Wednesday, 21 December 2011

Residents pay price of forgetting to bring bins in

Leaving bins lying around in the street has proved a costly experience for a group of residents in Headingley during the area’s environmental action campaign.

Leeds City Council recently ran a six-week education and enforcement campaign to heighten awareness of environmental issues in the Headingley and Hyde Park areas.

However, despite environmental teams sending out information leaflets and letters and door-knocking around local streets to remind people of their responsibilities, five residents have had to be issued with fixed penalty notices.

After ignoring warning notices outlining how they should store their household waste and present it for collection, the five people in one house in Langdale Terrace, Headingley, each received a notice to pay £75 (reduced to £60 if paid within seven days).

A further six properties in the street have also been issued with warning notices for not bringing their bins in when they should.

Officers intend to return to the area in the New Year once residents start returning after the holidays to the largely-student areas. If necessary, further enforcement action will be taken.

Councillor Mark Dobson, executive member for environmental services, Leeds City Council, said:
“Our environmental action teams put a lot of effort into making sure that local residents were well-informed about their responsibilities before the enforcement part of this campaign began.

“I went out door-knocking with them myself and got plenty of positive feedback from people living in the area, so it’s disappointing to see people failing to so something as simple as bringing their bin in after it’s emptied. We hope that they will learn from this and remember it’s up to them to ensure their neighbourhood is kept nice for everybody or we won’t hesitate to take action.”

The campaign was intended to address problems with littering, poor parking and other environmental issues. It began by focussing on the bins belonging to 3,400 households. Addresses were stencilled on them and letters were posted through doors with reminders about how the local environment could be improved.

They included tips on how to get large items picked up for free by the council’s bulky waste collection service, information about local recycling points, how to report littering- which can attract fines of up to £75- and how to park safely and responsibly.

Officers then went out knocking on doors to reinforce these messages before they started handing out the warnings about fixed penalty notices. There will be follow-up activity in the area throughout the year.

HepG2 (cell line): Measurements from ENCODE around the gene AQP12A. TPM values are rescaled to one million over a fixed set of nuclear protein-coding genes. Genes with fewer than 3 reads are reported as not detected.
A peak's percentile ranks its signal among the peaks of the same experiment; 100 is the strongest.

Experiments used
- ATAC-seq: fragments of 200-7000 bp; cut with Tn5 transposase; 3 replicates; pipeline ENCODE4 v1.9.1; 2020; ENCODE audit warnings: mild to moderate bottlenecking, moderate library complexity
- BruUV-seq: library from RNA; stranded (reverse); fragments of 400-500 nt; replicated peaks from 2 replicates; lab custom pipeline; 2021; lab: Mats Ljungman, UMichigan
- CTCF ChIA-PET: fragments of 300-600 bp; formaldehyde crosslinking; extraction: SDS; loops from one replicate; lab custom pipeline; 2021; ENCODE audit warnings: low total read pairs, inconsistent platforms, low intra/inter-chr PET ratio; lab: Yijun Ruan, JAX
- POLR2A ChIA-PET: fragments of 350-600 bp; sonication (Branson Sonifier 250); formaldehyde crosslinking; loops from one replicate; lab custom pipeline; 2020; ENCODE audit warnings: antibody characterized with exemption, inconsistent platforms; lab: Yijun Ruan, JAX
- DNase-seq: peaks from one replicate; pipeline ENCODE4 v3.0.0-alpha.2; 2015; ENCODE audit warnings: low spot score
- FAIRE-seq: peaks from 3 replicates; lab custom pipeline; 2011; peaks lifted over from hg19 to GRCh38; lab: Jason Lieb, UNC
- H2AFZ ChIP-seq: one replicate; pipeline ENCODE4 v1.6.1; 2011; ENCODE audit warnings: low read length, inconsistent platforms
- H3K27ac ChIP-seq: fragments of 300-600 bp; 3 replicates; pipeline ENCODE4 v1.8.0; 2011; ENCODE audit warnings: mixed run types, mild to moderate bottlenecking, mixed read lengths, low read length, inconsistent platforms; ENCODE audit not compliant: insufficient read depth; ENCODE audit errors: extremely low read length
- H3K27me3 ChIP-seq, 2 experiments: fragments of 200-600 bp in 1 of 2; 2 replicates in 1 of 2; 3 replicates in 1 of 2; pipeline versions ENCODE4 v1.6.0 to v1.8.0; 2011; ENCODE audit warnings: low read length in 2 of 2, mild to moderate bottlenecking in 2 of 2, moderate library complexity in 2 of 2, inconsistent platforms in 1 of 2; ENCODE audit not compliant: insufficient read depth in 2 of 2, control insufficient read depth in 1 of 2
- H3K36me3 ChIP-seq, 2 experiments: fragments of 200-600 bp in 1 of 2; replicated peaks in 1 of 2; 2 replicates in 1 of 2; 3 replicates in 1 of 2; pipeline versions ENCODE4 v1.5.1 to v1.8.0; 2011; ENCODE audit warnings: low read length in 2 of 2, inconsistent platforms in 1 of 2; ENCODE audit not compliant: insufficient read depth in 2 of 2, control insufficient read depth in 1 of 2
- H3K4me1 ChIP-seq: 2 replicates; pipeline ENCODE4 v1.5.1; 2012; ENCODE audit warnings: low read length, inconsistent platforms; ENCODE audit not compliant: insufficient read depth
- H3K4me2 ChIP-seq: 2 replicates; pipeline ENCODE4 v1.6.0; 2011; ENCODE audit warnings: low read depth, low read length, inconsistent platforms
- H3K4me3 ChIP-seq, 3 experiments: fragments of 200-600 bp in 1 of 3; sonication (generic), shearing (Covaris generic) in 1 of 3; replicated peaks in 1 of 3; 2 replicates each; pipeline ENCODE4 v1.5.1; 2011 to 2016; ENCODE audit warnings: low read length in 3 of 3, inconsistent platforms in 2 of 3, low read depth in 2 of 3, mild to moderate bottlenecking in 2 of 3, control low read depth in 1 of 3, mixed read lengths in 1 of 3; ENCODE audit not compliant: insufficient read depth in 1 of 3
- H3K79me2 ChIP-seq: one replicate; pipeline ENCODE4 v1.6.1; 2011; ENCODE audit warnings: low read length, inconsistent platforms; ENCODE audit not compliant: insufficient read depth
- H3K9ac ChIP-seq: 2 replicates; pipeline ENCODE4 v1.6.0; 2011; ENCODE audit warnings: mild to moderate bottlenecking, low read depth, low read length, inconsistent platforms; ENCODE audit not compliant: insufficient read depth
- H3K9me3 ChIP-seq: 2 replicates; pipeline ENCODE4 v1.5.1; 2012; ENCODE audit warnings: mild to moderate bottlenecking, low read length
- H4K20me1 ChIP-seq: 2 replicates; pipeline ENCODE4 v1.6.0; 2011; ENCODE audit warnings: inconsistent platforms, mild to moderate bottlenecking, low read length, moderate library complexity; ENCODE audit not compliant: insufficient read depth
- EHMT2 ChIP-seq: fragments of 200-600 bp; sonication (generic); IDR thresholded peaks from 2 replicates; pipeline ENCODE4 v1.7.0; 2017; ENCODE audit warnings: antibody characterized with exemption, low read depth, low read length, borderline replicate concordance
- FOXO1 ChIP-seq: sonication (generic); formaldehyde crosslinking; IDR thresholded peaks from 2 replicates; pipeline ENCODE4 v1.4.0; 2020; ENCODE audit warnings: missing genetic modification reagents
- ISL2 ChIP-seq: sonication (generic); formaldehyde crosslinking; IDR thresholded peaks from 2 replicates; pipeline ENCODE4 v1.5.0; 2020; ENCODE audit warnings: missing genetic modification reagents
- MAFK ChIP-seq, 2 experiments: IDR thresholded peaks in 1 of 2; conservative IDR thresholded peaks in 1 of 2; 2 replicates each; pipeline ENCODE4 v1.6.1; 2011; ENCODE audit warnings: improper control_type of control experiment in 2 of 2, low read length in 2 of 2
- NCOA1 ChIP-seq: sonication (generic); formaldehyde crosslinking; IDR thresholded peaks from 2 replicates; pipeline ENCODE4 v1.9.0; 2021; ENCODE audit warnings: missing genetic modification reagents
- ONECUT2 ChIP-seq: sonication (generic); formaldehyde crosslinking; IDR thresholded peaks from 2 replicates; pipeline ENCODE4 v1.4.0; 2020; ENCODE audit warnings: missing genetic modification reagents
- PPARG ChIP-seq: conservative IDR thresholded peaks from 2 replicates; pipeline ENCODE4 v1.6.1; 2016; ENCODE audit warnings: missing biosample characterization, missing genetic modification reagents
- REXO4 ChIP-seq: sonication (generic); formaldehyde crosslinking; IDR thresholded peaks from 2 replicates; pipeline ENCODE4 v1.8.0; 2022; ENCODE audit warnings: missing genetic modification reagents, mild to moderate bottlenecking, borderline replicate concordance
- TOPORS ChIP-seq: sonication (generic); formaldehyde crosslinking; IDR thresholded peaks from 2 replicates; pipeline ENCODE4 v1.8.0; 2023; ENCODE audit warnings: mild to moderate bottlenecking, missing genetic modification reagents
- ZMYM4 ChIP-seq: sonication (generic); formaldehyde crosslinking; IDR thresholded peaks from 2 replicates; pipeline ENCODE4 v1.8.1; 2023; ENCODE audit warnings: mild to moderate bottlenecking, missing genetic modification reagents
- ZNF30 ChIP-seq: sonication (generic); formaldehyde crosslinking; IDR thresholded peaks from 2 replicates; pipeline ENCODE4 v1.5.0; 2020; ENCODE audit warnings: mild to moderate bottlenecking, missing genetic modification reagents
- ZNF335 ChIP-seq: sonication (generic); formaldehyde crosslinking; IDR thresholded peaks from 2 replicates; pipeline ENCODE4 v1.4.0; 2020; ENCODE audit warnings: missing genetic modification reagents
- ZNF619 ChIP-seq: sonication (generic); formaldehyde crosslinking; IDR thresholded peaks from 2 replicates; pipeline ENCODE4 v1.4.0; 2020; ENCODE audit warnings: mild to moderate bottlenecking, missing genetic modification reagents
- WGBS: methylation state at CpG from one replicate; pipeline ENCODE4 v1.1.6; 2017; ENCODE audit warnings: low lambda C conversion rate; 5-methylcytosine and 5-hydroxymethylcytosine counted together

In the months building up to the campaign work on environmental improvements to the area took place. The probation service helped with binyard clearances and a programme of graffiti removal took place. Communal bin points are also being introduced in areas where space is tight.

A variety of partner websites are also being used to host year-round messages to back up the themes of the campaign.

For media enquiries please contact:
Donna Cox, Leeds City Council press office (0113) 224 3335


Call for Leeds to be inspired gets underway

Picture caption: Leeds Inspired logo

A brand new cultural programme in Leeds designed to focus all creative talent in the city around a single theme is now underway.

The programme entitled ‘Leeds Inspired’ which is being led by Leeds City Council is open to any creative, cultural or sporting organisation, group or individual to put forward their ideas for events and activities to showcase talent and culture in Leeds.

All of the proposed ideas need to be based around a single yearly theme, which for the first year has been inspired by the London 2012 Olympic Games and the broader ideas of performance, creativity and excellence it stimulates in people of all ages and backgrounds.

The home page of the official website - - which will act as the focal point for the programme is now live, with more information and application forms available for anyone keen to get involved to present their ideas and apply for funding to carry them out.

The website, which will go live in Feb 2012, will offer a pick-and-mix collection of cultural happenings across Leeds, including both mainstream and fleet-of-foot, do-it-yourself, community-led projects and events, to make the cultural landscape in Leeds easy for people view and find their way around.

Total funding of approximately £400,000 is available for Leeds Inspired, with support of up to £15,000 on offer for each potential idea. The deadline for the first round of applications is Friday 20 January 2012, with a second round to follow with a deadline of Tuesday 20 March.

As the project is to run all year, there will also be a smaller funding pot entitled ‘Leeds Inspired Rapid’ available at any time to offer support quickly to ideas which are generated once the programme is up and running.

‘Leeds Inspired’ represents the first time any such attempt to focus all creative and cultural talent in the city around a single theme has ever been undertaken.

Leeds City Council's executive member for leisure Councillor Adam Ogilvie said:

“Our city is jam-packed with creative talent which is adventurous and passionately independent. Leeds Inspired is the city’s new annual cultural programme that will combine brand new commissions with well-loved events to create a cultural and sporting calendar that will be bursting at the seams.